Bin Laden Son Denies Talking to British Tabloid about his Father
One of Osama bin Laden's sons denied Wednesday having given an interview to a British tabloid which quoted him as saying his father, the world's most wanted man, would never be captured by the West.
The Saudi daily Al-Madina quoted Abdullah bin Laden as saying the purported interview published by London's Sunday Mirror October 14 was totally made up and raised a question mark about the credibility of Western media.
Abdullah, speaking in Jeddah, told Al-Madina the Sunday Mirror's story was so full of "lies" that it was easy to detect them.
Pointing out that his age was 24 and not 18 as claimed by the British paper, Abdullah said he had not left Jeddah "for a long time" and had been to Pakistan as a child 12 years ago. This meant he could not have been interviewed in Islamabad, as the Sunday Mirror alleged.
According to the daily, Abdullah also said "the last time he met or spoke with his father by telephone was six years ago," and not just before the US-led bombing blitz of Afghanistan began on October 7, as the British tabloid suggested.
The Sunday Mirror quoted Abdullah as saying his father, Washington's chief suspect in the September 11 terror attacks in the United States, was still in Afghanistan, hiding in the mountains with 300 commandos.
"America and Britain will never track down my father," Abdullah was quoted as saying. "He has vanished into the landscape -- he is invisible."
Abdullah allegedly said bin Laden disappeared into the hills with 60 trucks filled with satellite equipment on September 11 but that his father insisted he was not involved in that day's attacks in New York and Washington.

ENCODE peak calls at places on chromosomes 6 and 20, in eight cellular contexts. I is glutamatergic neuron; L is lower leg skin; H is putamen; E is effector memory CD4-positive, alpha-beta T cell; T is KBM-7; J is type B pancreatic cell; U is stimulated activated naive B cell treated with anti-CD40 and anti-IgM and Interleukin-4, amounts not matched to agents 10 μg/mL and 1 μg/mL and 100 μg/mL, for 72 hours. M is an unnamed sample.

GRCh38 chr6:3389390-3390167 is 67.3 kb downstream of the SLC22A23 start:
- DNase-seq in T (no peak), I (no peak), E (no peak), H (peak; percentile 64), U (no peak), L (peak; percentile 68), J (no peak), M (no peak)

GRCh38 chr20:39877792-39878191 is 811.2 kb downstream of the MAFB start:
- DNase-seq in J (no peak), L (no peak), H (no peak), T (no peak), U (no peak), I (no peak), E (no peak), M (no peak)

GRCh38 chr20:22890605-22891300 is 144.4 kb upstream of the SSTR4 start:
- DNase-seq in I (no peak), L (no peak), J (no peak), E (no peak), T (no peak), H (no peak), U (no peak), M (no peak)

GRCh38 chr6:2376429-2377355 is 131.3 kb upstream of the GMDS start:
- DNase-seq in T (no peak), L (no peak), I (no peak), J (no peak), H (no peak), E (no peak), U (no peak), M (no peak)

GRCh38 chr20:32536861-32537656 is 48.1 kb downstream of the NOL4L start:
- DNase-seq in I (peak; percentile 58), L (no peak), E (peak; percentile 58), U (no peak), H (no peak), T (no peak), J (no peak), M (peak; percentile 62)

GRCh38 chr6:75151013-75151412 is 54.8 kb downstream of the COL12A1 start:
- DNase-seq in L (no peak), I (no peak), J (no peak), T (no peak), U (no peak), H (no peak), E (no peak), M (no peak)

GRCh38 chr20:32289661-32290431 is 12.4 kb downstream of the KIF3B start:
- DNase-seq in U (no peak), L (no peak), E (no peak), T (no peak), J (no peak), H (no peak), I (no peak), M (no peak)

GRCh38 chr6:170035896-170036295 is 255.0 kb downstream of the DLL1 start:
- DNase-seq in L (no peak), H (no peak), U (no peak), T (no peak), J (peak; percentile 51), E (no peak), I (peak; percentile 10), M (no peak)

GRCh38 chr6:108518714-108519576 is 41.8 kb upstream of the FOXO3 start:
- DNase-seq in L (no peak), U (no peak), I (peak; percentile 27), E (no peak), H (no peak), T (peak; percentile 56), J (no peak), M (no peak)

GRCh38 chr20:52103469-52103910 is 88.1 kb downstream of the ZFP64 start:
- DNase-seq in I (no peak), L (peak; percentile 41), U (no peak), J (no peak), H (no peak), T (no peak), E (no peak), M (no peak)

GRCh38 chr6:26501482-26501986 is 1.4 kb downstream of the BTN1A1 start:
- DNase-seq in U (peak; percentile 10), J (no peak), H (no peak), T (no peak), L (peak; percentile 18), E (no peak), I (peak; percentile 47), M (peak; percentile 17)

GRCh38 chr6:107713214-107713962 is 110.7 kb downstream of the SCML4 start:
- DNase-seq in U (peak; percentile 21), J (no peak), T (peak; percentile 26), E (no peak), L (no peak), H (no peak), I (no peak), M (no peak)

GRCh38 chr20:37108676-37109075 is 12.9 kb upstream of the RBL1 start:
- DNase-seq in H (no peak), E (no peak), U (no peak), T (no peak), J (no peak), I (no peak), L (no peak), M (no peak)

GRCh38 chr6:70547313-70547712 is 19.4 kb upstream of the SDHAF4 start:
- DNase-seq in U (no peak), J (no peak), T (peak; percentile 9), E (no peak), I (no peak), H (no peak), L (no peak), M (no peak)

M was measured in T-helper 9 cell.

The Sunday Mirror said the interview was arranged by an agent of Afghanistan's Taliban ruling militia and took place in a guarded compound in a diplomatic quarter of Islamabad, the Pakistani capital.
Abdullah was alleged to have told the tabloid his father was now hiding in a cave, planning victory against the Northern Alliance, the opposition grouping in Afghanistan, and against special forces sent to capture or kill him.
"He has outsmarted the Americans for many years. He's now in the safest place in the world. No matter how many planes bomb our homeland, Afghan earth will never give up my father," Abdullah allegedly said.
According to the Sunday Mirror, Abdullah also said that his younger brother and sister and their mother, bin Laden's fifth wife, were given safe passage to Islamabad after the coalition started bombing Afghanistan a week ago.
The family's house in the Afghan capital Kabul, home to three of his wives and 29 of his children, was designed by bin Laden and is so secure it can only be penetrated by nuclear or chemical weapons, Abdullah was quoted as saying.
He allegedly added that his father ordered him to be with the family after he requested permission to stay and fight.
Al-Madina said Abdullah bin Laden, a businessman and father, complained about the "doubts" being cast on him and his family and the "fantastic stories concocted by Western journalists about him and his brothers," such as the Sunday Mirror piece -- Riyadh, (AFP)
© 2001 Al Bawaba (www.albawaba.com)
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